Naipaul was an Indian Uncle Tom catapulted to the Trinidad corner of British colonialism – exuding the racist stereotypes and prejudices his British masters had taught him to believe about himself and his people.
Yes he was a racist bigot – the finest specimen of racism and bigotry definitive to the British colonialism that crafted his prose, praised his poise and knighted him at one and the same time.
He was a misogynist for that was what the British liberal imperialism had taught him he was. He acted the role to perfection. He crafted a dark soul in himself to prove his racist masters right. When he wrote of our criminalities his masters loved it, “you see he is one of them but he writes our language so well”, and when he acted like a brute his masters sniggered and said, “you see still the Indian from Trinidad”. For them he was win-win, for us, lose-lose.
Naipaul loathed Trinidad and he detested England – he wanted to hide where came from and destroy the place where he could not call his. He belonged to nothing and to nowhere. He sought refuge at his writing desk. In his first three books – The Mystic Masseur (1957), The Suffrage of Elvira (1958) and Miguel Street (1959) he retrieved what was left of his Caribbean childhood. In A House for Mr Biswas (1961) he sought to project his relations with his own father in what his admirers consider his masterpiece. In his published correspondences with his father, Between Father and Son: Family Letters (1999), he crafted and killed his parentage in one literary move.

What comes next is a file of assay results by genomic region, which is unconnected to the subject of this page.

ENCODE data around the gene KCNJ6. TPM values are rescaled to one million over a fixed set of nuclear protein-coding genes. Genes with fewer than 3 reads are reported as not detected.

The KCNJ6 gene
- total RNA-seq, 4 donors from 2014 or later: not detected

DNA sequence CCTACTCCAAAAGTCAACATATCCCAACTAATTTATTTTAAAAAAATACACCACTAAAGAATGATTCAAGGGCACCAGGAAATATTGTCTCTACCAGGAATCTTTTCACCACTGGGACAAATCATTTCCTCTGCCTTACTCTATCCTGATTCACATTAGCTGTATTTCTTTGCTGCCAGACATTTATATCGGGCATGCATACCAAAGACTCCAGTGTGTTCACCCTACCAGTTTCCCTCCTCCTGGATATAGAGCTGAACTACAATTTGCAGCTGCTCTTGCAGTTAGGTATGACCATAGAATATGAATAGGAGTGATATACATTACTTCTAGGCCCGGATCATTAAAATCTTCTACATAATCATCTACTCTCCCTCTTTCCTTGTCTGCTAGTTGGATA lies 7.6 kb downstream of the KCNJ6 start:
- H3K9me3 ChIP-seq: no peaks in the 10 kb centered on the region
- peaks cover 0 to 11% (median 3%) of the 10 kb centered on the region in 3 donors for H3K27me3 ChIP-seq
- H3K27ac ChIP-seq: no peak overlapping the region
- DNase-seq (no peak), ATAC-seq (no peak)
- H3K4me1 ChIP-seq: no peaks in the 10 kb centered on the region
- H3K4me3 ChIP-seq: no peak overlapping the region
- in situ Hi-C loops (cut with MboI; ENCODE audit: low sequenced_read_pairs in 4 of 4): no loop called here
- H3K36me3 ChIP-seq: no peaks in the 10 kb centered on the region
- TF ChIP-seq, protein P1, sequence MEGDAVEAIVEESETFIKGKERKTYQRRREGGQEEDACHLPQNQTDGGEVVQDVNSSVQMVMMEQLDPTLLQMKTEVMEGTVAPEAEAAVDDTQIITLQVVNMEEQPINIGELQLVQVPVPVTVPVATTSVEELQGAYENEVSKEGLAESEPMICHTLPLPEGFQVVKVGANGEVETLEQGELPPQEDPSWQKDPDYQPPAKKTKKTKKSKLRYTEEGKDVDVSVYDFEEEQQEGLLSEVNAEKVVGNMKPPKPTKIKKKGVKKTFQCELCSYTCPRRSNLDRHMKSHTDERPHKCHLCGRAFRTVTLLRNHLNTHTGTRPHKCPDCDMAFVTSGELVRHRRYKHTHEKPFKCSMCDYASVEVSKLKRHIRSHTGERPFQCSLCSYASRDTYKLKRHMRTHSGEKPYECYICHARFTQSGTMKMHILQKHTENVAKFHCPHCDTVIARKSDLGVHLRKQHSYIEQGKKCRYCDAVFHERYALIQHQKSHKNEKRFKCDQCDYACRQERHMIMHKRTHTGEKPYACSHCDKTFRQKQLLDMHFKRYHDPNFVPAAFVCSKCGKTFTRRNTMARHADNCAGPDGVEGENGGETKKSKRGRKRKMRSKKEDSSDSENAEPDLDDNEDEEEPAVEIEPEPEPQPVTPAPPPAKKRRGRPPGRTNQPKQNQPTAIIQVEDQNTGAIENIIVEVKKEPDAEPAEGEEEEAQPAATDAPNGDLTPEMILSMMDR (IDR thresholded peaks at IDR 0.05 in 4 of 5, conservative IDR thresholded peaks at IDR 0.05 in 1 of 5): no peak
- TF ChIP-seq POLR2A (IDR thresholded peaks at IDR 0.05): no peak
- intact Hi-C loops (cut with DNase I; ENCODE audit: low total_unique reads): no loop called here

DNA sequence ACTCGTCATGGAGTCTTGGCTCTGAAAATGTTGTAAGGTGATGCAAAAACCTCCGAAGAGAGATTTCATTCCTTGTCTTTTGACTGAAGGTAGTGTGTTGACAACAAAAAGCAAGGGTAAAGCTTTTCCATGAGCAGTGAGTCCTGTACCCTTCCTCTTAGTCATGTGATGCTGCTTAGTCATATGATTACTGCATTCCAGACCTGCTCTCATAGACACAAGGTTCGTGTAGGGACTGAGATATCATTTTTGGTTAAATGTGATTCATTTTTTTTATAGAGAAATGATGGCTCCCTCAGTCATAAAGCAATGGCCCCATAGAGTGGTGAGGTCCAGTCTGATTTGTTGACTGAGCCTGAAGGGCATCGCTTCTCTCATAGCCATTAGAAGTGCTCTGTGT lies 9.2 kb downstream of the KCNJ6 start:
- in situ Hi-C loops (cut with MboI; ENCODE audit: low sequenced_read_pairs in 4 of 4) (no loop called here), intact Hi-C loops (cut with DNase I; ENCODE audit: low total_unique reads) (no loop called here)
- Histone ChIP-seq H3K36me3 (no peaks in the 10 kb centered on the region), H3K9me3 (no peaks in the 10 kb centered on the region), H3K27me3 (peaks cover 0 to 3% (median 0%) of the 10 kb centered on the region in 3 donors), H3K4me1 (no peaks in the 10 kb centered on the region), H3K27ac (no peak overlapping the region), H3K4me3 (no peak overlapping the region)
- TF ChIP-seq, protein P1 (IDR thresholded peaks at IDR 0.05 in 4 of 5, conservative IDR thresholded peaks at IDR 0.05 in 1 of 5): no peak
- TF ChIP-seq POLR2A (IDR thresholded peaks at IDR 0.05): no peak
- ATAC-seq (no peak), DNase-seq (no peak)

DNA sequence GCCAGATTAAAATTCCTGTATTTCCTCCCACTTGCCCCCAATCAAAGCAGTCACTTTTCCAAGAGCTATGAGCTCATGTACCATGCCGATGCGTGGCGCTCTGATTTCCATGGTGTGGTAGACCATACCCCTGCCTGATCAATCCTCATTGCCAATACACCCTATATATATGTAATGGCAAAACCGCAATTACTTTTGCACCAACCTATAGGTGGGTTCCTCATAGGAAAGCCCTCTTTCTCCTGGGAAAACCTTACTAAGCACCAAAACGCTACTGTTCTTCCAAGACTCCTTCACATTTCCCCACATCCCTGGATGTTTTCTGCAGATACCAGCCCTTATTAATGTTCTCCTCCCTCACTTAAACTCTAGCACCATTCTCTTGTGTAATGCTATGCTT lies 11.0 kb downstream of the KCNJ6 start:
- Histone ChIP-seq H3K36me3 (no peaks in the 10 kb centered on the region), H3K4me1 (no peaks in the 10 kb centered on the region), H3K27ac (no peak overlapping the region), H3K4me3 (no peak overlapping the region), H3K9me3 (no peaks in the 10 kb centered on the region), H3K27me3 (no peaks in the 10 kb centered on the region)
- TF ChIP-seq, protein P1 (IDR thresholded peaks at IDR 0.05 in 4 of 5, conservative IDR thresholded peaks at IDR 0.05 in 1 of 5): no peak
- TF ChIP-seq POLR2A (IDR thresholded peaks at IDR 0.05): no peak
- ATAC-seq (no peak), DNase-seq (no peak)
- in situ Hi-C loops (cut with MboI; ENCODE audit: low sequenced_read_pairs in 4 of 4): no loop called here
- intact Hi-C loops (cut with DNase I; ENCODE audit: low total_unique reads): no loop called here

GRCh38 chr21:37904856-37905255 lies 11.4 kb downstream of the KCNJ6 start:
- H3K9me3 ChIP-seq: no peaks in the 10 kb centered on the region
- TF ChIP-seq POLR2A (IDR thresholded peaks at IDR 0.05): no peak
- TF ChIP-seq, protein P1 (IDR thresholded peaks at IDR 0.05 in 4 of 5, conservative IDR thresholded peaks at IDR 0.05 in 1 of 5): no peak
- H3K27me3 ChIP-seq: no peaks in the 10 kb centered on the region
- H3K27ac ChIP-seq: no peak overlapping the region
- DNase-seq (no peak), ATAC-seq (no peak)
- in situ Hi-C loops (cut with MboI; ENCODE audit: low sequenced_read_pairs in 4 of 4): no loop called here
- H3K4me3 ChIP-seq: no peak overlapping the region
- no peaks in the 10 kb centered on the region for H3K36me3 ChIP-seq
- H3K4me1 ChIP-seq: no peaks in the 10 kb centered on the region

Throughout his travels – in Africa he saw darkness, in India banality and destitution, in Muslim lands fanaticism and stupidity. The world, wherever he went, was the extension of his Trinidad, the darkened shadows of his own brutally colonised soul.
I read his Among the Believers (1981) cover to cover when I was writing my book on Iranian resolution – shaking with disgust at his steady course of stupidity, ignorance, and flagrant racism. He knew next to nothing about Iran or any other Muslim country he visited. In all of them he was a vicious Alice in a whacky wonderland of his own making. How dare he, I remember thinking, writing with such wanton ignorance about nations and their brutalised destines, their noble struggles, their small but lasting triumphs!
In both his brilliance and in his banality, in his mastery of the English prose and cruelty of the vision he saw through it, VS Naipaul was a witness, as Edward Said rightly wrote. But under what Said saw as “witness for the Western prosecution” dwelled a much nastier truth. Naipaul was the walking embodiment of European colonialism – in fact, fiction, and flesh. He was a product of that world – in his fiction he mapped its global spectrum, and in his person, he thrived and made a long lucrative career proving all its bigoted banalities right.
We may never see the likes of VS Naipaul again. May we never see the likes of VS Naipaul again.
The views expressed in this article are the author’s own and do not necessarily reflect Al Jazeera’s editorial stance.